REVIEWS OF RENTED DVDs I GET IN THE MAIL

Posts Tagged ‘love triangle’

THE BEST YEARS OF OUR LIVES (1946)

In B, Best Picture Winners, Classic, Drama, Motion Pictures, Romance, War on April 26, 2010 at 1:25 pm

Bookmark and Share

STUDIO — Samuel Goldwyn Co.

CAST — Dana Andrews, Fredric March, Myrna Loy, Virginia Mayo, Teresa Wright, Harold Russell, Hoagy Carmichael, Cathy O’Donnell

DIRECTOR — William Wyler

NOT RATED (MPAA Equivalent: PG)

Over the last few years, there have been occasional news stories about combat veterans returning from Iraq or Afghanistan who encounter difficulties when making the transition back in “The World” (a term sometimes used by service members deployed overseas when they talk about the U.S.). We hear about spikes in divorce rates, domestic violence, and (sadly) even suicide among combat veterans. This isn’t a new problem, as illustrated in the Best Picture of 1946, The Best Years of Our Lives.

With World War II still fresh on everyone’s mind, The Best Years of Our Lives paints a picture of the hardships of three veterans returning from combat. First, there is Fred Derry (Dana Andrews), a decorated captain in the Army Air Corps who wants only two things: a good job and quality time with his wife (whom he married before he shipped out). Next is Al Stephenson (Best Actor Fredric March), a banker with a loving family (Myrna Loy, Teresa Wright, Michael Hall) who became an infantry sergeant in the Pacific Theatre. Finally, there’s Homer Parrish (Best Supporting Actor Harold Russell), an athlete who joined the Navy right out of high school, but lost both of his hands in a fire on his aircraft carrier. These veterans from the (fictional) town of Boone City meet up early on in the Air Transport Command terminal and share the flight home in the nose of a now-decommissioned B-17. One by one, each man reunites with his family, but the real stories begin after the last tears of joy have been shed.

Homer, Al, and Fred (Harold Russell, Fredric March, Dana Andrews) on their way home from the airport

Fred encounters trouble finding work, while at the same time he discovers that his wife Marie (Virginia Mayo) is more interested in money and socializing than she is with building a new life together. Meanwhile, Al is welcomed back with open arms by his family, and he is guaranteed a promotion at the bank he had left years before, yet he is uncomfortable and starts drinking heavily. But the most moving story is that of Homer’s difficulties, both internal and external, because of his disability. On the surface, he’s all smiles and eager to demonstrate what he can do with his prosthetic hooks, but on the inside is a man reeling from the pain of being perceived as some sort of freak.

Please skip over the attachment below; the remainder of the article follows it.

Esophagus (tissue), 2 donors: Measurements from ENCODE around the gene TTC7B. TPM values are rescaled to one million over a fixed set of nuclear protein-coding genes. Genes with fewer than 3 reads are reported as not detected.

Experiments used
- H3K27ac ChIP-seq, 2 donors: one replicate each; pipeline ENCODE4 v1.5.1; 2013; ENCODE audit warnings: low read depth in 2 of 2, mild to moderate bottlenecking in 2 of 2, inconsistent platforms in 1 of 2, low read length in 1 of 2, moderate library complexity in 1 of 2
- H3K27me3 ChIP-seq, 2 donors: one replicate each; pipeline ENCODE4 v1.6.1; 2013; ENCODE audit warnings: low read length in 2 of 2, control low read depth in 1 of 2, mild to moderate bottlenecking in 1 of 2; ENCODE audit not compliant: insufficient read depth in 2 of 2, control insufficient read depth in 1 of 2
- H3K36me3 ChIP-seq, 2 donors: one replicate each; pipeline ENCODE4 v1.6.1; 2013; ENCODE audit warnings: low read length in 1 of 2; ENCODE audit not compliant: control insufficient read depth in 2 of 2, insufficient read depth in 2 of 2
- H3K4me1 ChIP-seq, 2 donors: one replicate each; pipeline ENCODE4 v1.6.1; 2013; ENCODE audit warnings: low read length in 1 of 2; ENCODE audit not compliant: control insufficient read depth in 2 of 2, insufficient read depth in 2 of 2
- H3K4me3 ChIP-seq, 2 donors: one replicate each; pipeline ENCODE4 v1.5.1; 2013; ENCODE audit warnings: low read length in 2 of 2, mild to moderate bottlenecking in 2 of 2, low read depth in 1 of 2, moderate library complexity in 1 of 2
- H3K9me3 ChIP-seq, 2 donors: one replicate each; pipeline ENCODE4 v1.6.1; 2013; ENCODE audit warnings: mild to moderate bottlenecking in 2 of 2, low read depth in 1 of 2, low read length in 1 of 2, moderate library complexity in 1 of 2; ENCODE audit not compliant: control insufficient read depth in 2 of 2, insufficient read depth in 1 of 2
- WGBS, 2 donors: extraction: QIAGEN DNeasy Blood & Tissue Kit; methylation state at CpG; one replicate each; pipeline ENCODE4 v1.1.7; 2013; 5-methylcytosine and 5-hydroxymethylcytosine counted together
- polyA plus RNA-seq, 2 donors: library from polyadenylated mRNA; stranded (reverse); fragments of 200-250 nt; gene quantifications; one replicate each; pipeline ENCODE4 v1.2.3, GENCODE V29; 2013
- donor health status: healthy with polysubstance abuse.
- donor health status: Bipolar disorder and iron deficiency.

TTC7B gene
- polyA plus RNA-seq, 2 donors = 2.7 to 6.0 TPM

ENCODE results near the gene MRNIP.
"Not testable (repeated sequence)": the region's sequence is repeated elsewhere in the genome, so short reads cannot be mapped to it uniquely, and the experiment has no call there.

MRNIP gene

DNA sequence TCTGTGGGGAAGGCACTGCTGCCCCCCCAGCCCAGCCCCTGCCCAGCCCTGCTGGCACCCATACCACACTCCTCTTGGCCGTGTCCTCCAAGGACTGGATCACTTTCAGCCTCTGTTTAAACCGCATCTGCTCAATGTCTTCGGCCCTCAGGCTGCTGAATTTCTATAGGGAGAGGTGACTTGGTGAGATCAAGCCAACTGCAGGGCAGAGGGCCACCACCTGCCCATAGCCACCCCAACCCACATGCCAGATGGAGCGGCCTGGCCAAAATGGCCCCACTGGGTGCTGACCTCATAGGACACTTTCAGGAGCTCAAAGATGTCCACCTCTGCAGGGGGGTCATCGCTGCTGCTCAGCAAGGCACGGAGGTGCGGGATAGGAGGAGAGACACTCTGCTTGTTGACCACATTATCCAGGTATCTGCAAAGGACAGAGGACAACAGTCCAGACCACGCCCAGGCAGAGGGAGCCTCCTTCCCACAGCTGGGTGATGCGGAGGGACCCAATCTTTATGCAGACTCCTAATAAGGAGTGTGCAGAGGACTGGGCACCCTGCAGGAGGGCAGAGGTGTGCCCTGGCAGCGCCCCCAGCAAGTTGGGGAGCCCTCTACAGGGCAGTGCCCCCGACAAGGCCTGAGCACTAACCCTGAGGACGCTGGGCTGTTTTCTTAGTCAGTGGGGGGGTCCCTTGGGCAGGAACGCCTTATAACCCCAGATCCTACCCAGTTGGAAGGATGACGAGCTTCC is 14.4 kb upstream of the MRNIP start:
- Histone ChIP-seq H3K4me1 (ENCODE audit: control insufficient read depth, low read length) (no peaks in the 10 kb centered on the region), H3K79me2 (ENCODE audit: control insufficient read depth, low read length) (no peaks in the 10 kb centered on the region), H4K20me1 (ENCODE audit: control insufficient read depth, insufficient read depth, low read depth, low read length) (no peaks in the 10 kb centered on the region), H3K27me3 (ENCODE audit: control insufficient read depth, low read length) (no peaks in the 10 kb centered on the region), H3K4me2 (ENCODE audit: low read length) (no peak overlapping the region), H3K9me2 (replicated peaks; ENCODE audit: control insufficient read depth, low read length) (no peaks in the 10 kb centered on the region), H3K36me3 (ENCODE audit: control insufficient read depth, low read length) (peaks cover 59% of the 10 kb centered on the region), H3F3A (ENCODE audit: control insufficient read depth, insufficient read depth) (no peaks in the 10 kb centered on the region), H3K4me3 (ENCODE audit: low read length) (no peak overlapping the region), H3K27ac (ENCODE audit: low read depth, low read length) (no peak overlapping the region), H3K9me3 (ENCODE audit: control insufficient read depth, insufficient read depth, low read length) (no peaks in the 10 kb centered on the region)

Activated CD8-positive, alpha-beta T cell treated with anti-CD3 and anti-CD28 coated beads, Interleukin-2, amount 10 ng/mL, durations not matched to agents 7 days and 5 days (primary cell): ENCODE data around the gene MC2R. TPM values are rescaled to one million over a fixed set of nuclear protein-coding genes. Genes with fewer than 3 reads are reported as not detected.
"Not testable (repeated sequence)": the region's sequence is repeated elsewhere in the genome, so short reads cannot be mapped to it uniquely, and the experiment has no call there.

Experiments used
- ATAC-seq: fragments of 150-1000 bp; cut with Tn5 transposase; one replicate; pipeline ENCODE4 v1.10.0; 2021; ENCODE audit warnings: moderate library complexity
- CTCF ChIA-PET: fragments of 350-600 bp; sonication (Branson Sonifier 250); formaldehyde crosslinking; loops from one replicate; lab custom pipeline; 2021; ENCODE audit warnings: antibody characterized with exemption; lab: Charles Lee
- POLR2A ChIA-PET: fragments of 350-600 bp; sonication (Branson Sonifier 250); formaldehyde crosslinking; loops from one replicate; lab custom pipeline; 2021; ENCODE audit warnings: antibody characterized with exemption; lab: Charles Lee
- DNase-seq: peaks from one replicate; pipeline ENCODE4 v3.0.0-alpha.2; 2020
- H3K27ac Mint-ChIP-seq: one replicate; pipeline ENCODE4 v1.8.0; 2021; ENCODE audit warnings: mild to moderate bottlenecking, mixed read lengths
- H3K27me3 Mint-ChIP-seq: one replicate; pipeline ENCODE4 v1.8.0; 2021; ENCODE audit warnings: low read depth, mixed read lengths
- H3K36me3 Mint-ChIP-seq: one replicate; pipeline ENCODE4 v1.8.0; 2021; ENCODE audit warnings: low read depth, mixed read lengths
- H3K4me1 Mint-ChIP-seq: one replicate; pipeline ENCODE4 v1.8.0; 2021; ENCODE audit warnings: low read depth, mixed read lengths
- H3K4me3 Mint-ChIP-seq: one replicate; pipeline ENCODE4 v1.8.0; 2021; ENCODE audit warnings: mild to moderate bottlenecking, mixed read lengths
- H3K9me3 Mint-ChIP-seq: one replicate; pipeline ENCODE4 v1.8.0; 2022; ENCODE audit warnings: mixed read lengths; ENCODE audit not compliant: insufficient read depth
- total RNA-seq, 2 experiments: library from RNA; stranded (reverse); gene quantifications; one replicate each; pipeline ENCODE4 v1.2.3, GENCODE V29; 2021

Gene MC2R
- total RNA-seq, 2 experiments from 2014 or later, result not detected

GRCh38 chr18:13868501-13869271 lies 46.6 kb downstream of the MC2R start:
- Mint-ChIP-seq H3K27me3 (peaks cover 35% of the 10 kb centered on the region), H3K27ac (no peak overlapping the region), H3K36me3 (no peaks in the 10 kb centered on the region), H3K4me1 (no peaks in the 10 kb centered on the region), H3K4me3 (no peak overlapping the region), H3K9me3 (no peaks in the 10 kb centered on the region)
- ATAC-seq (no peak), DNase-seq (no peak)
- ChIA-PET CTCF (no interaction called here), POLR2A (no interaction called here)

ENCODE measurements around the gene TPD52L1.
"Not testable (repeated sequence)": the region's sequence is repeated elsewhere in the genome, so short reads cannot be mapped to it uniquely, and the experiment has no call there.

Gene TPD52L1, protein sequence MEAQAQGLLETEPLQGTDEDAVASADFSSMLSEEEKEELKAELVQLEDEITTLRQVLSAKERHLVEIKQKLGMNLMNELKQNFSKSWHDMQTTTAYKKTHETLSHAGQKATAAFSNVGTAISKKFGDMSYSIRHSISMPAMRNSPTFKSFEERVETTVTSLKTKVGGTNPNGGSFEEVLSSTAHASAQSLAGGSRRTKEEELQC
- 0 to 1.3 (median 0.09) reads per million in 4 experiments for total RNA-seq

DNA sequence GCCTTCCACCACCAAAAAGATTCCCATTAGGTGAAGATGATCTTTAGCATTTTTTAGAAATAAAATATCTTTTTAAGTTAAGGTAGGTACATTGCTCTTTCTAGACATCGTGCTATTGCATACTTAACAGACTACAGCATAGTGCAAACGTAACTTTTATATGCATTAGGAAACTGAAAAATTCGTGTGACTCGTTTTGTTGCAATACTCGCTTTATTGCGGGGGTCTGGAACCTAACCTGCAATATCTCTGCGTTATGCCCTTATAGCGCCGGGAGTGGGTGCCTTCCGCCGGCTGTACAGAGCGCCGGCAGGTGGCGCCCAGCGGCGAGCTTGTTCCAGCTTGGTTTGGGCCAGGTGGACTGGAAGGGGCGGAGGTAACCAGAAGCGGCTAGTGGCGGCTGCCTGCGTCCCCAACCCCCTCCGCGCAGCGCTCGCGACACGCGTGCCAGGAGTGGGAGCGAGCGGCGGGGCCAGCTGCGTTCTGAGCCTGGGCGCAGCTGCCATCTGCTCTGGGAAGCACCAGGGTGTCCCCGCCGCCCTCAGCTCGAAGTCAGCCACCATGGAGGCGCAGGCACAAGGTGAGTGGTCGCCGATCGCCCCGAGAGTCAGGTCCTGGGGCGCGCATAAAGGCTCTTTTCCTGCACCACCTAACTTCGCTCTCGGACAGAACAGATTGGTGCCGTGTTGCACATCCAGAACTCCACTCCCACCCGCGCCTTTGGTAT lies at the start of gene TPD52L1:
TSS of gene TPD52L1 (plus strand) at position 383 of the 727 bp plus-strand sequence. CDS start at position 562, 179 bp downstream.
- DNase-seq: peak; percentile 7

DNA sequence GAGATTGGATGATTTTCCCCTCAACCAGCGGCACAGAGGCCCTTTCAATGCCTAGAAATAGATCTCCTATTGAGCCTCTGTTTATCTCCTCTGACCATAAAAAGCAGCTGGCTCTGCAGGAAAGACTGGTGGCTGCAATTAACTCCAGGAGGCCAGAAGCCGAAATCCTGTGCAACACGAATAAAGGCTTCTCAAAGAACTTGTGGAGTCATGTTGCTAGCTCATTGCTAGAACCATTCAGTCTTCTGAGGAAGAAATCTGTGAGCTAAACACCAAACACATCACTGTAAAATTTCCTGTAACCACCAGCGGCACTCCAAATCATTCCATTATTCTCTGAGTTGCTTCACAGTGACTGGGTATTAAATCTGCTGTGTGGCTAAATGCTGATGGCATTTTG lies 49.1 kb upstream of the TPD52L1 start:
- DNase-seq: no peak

Produced by Samuel Goldwyn and directed by William Wyler, this is a movie about veterans made by veterans. Wyler (who had served as a film documentarian during the war) made sure the entire film crew consisted of returning veterans, thus lending a perception of authenticity. The lighting, the sound mixing, the costuming, even the editing were all done by veterans, and their combined effort shows in the movie’s overall “feel”. This is especially evident in a key scene toward the end of the movie, in which Fred wanders through the town’s “boneyard” and crawls inside the dusty hulk of what used to be a B-17. Words cannot describe the flood of emotions in this scene, and taken out of context, it is nearly pointless to do so; it is something you will need to see for yourself by watching this movie from the beginning.

Here is a not-so-commonly known fact about this movie: Harold Russell, who had lost his hands in a training accident, is the only actor in the history of the Motion Picture Academy to receive two Academy Awards for the same role in the same movie. As mentioned earlier, he was the Best Supporting Actor of 1946, but he also received an Honorary Oscar “[f]or bringing hope and courage to his fellow veterans through his appearance in The Best Years of Our Lives”. Russell, who passed away in 2002, went on to become a voice and face for disabled veterans since World War II by helping to create AMVETS, an organization he had led on three different occasions.

After the euphoria of the fall of Nazi Germany and the surrender of Japan, America (and the entire world) needed to heal from this gaping wound with scars buried deep within its soul. The Best Years of Our Lives showed us a society on the mend and, in the right hands, the hope of a better tomorrow. It is emotional and sometimes painful to watch, even 64 years later, and its themes have a new-found relevance to today’s combat veterans. If you or someone you know has served in the Armed Forces (which should be just about all of us), then I strongly recommend this movie. And guys, it’s okay to cry with this one…

A SERIOUS MAN (2009)

In Comedy, Drama, Independent, Motion Pictures, S on March 26, 2010 at 12:52 pm

Bookmark and Share

  

STUDIO — Focus Features  

CAST — Michael Stuhlbarg, Richard Kind, Fred Melamed, Sari Lennick, Aaron Wolff, Jessica McManus  

DIRECTORS —  Joel Coen & Ethan Coen   

MPAA Rating: R   

So, I’m putting this DVD into my player, knowing that it’s the Coen Brothers, and I come away from this movie asking more questions…  

Why is that?  

In A Serious Man, a Jewish physics professor in the Midwest  named Larry Gopnik (Michael Stuhlbarg) comes home from work one day, when his wife (Sari Lennick) tells him out of the blue that she wants a divorce, as well as a “get” (a Jewish ritual divorce). Why? She has fallen for another professor (and Larry’s friend), Sy Ableman (Fred Melamed). And with that, we are taken on a journey that leads to a test of faith. Along the way, he has to contend with his pot-smoking son (Aaron Wolff) and his upcoming bar mitzvah, his overbearing daughter (Jessica McManus) obsessed with her outward appearance, his mooching homeless brother (Richard Kind) and his gambling problem, an unscrupulous student (David Kang) trying to bribe his way to a better grade, a gentile macho neighbor (Peter Breitmayer) who apparently doesn’t know where the property line is, and the beautiful woman next door (Amy Landecker) whose husband is frequently away “on business”.